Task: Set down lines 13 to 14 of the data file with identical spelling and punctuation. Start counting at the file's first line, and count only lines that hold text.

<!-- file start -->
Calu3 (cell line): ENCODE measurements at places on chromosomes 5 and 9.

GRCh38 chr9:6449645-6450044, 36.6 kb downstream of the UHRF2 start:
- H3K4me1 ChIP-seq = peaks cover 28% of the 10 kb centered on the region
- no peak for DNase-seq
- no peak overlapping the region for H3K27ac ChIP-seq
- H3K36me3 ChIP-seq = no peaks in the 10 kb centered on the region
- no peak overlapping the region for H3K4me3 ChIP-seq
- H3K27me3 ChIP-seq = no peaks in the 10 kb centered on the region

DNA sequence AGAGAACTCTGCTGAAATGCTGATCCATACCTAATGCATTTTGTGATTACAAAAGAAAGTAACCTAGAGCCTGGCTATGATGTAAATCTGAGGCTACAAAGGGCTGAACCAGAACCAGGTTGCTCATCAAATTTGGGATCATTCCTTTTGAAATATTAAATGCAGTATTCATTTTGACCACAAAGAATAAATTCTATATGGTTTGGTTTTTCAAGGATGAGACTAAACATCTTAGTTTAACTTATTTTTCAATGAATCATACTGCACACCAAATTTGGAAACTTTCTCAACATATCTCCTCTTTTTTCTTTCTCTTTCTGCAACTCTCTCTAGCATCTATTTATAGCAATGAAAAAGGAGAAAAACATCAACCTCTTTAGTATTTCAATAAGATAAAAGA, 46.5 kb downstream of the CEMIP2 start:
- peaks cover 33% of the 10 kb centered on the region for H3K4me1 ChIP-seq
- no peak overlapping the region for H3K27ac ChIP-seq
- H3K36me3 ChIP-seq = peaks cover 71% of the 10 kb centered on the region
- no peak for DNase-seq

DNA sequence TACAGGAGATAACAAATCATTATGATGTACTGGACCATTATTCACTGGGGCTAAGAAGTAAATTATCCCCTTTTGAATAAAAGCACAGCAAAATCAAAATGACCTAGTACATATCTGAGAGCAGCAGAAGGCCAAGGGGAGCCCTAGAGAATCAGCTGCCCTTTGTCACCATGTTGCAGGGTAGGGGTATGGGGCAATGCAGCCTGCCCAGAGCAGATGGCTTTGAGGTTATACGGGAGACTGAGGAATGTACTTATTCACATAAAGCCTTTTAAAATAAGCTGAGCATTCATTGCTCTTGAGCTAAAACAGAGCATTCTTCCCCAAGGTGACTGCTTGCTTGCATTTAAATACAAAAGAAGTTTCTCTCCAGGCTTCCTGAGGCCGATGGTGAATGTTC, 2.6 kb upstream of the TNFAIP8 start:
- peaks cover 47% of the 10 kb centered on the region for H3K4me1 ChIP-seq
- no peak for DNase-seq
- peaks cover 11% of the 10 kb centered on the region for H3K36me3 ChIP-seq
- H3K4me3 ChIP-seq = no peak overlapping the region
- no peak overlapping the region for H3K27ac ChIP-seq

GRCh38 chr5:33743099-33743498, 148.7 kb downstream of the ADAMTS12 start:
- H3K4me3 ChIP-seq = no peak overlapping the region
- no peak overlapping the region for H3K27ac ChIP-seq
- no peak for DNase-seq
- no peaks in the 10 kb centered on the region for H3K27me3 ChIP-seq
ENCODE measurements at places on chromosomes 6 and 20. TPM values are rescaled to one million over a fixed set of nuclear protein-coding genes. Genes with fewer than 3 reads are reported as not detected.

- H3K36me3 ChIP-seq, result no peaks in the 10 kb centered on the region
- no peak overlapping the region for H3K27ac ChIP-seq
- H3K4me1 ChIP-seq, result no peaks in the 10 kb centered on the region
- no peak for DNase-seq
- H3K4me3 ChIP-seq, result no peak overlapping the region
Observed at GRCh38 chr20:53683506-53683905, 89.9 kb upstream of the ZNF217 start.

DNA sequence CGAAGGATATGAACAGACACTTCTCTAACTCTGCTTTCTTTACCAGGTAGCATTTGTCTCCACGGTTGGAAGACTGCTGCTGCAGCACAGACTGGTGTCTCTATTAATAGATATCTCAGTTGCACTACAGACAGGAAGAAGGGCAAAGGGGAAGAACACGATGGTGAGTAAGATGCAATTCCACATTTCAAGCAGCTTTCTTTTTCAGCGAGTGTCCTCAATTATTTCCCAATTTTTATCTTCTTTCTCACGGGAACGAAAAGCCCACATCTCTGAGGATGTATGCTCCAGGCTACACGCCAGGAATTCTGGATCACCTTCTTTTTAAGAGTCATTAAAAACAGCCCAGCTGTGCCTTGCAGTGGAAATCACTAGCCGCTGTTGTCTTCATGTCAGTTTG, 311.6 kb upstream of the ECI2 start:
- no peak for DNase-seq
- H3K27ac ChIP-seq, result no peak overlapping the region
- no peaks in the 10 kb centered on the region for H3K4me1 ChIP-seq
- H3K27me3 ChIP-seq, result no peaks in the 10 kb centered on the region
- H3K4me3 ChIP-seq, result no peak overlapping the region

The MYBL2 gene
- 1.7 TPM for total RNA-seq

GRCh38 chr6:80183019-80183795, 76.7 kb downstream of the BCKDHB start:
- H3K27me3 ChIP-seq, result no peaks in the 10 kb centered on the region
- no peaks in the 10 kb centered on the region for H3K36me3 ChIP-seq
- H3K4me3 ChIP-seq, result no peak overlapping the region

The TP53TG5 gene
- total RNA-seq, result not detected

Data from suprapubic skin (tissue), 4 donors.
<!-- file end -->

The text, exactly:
- no peak for DNase-seq

DNA sequence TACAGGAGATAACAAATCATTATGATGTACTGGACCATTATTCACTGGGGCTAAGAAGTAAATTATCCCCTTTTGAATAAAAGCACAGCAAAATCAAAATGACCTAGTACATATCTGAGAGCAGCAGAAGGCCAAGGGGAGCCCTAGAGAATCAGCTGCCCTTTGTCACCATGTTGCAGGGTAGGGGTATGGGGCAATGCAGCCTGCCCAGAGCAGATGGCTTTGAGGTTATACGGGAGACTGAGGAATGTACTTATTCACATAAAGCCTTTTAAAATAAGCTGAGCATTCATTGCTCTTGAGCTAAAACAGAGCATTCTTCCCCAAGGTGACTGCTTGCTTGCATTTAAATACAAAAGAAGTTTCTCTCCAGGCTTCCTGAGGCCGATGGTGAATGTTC, 2.6 kb upstream of the TNFAIP8 start: